By Tomer Davidov, M.D.
Thyroid nodules, or abnormal growths on the thyroid gland, are a common condition, especially among older adults and women.
While most nodules are benign, it is important to have them evaluated, as about 10% are cancerous, according to the American Cancer Society. Most patients with thyroid nodules and thyroid cancer have no symptoms and have normal thyroid function.
When detected early, thyroid cancer can usually be successfully treated with surgery to remove the gland and any affected lymph nodes.
Women at Greater Risk
The thyroid gland is a butterfly-shaped gland in the front part of the neck below the Adam’s apple. The gland creates hormones that regulate body metabolism. A thyroid nodule is characterized by an abnormal growth of thyroid cells that forms a lump within the thyroid gland.
By age 60, about one-half of all people have a thyroid nodule, according to the American Thyroid Association. The vast majority of thyroid nodules are benign and do not cause cancer.
The American Cancer Society reports that thyroid cancer has increased in the United States, tripling in the past three decades, with 52,070 new cases of thyroid cancer diagnosed in the United States this year and more than 2,000 cancer-related deaths. Most of the increase is attributed to the increased use of thyroid ultrasound, which can detect small thyroid nodules that might not have otherwise been found in the past.
For reasons that are unknown, nearly three out of four cases of thyroid cancer are found in women, and though the disease can occur at any age the risk peaks earlier for women than men. Women are most often in their 40s or 50s when diagnosed while men are usually in their 60s or 70s.
Other risk factors include a family history of thyroid cancer and radiation exposure to the head and neck.
See Your Doctor
If you feel lumps in your neck or have thyroid nodules incidentally found on a CT scan or MRI performed for other health problems, you should see your doctor who can schedule a neck ultrasound and thyroid nodule biopsy.
Thyroid nodules are evaluated using a needle biopsy with ultrasound guidance to ensure the nodule is accurately located.
When the thyroid gland is enlarged, but is benign on biopsy it is called a goiter. Most patients do not need surgery for a goiter unless it causes compression symptoms such as neck pain, neck pressure, choking, or difficulty swallowing. If a thyroid nodule biopsy is suspicious for cancer, surgery is usually required.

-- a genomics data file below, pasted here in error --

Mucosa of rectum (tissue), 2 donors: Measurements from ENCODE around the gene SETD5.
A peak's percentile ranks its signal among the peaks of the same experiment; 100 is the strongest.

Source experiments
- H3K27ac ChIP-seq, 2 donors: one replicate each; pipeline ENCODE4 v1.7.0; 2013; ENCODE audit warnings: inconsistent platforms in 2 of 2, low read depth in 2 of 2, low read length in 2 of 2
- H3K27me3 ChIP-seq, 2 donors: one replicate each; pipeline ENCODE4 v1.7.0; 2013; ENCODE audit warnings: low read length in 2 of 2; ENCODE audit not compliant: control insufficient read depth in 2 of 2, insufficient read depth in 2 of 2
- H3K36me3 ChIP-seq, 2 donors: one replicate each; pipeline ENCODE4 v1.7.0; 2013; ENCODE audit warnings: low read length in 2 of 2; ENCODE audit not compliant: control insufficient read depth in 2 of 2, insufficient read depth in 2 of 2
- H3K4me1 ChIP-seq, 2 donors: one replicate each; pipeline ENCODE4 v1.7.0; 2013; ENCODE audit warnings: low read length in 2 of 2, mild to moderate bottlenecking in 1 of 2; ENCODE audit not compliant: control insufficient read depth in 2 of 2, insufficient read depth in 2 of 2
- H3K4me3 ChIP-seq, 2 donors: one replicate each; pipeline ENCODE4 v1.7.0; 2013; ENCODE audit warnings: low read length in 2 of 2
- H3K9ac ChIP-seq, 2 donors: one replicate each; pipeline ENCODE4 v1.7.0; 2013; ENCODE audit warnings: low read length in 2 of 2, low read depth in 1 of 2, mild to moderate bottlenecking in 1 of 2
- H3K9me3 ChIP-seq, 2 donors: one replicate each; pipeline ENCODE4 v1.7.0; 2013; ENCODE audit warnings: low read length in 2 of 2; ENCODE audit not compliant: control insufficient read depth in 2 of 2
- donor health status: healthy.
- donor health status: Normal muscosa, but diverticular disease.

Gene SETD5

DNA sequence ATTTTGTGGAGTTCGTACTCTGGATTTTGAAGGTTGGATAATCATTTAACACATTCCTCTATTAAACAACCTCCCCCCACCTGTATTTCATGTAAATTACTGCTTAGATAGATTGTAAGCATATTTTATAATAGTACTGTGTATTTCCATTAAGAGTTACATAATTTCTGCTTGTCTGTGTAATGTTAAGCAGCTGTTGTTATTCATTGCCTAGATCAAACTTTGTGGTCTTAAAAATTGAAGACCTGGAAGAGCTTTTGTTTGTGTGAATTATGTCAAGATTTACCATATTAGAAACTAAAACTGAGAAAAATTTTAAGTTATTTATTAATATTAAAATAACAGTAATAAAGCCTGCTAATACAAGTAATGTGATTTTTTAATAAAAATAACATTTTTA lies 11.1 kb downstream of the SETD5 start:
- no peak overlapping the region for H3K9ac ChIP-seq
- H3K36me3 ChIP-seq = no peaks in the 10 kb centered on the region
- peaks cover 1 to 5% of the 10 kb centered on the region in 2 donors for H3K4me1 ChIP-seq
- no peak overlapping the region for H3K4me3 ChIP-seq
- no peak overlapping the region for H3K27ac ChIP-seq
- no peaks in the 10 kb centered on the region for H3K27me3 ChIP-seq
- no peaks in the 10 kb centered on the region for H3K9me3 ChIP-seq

In its early stages, thyroid cancer may not cause any symptoms. However, as the disease advances it may cause symptoms such as a palpable lump in the neck, neck pressure, enlarged lymph nodes in the neck, or a hoarse voice.
Thyroidectomy, which is the surgical removal of either part or all of the thyroid gland, is the most common surgery for thyroid cancer. Surgery is performed through a small incision about two inches long across the front of the neck. The procedure typically takes about two hours, and most patients can return home from the hospital within a day. Though thyroid surgery is safe and effective, potential complications can include:
- Damage to the delicate nerves controlling the vocal cords, causing temporary or permanent hoarseness or weak voice.
- Damage to the parathyroid gland, which can cause calcium levels to fall, resulting in numbness, tingling or muscle spasm.
- Bleeding and infection.
At Penn Medicine Princeton Medical Center, patients with thyroid cancer have access to comprehensive care provided by a multidisciplinary team that includes an experienced endocrine surgeon, multiple endocrinologists, a pathologist that specializes in thyroid pathology, radiologists and medical oncologists. The team meets regularly to discuss patient cases to ensure each patient’s treatment is tailored in a way that leads to the best possible outcome.
Surgeons at PMC routinely offer specialized nerve monitoring in the operating room to closely follow and preserve the delicate nerves that control voice function.
In many cases, thyroid cancer can be cured through surgery alone. In some instances though, radioactive iodine therapy may be recommended to destroy any cancer cells not removed during surgery.
Patients who have had most or all of thyroid gland removed will also need to take a daily thyroid hormone replacement pill.
Discovering a thyroid nodule can be unnerving, but it is important to remember that most are benign. However, a thorough evaluation is necessary to rule out cancer or identify it early when it can be effectively treated.
To find a physician affiliated with Princeton Health, call 888.742.7496 or visit www.princetonhcs.org.
Tomer Davidov, M.D., F.A.C.S., specializes in general and endocrine surgery and is a member of the Penn Medicine Princeton Health medical staff.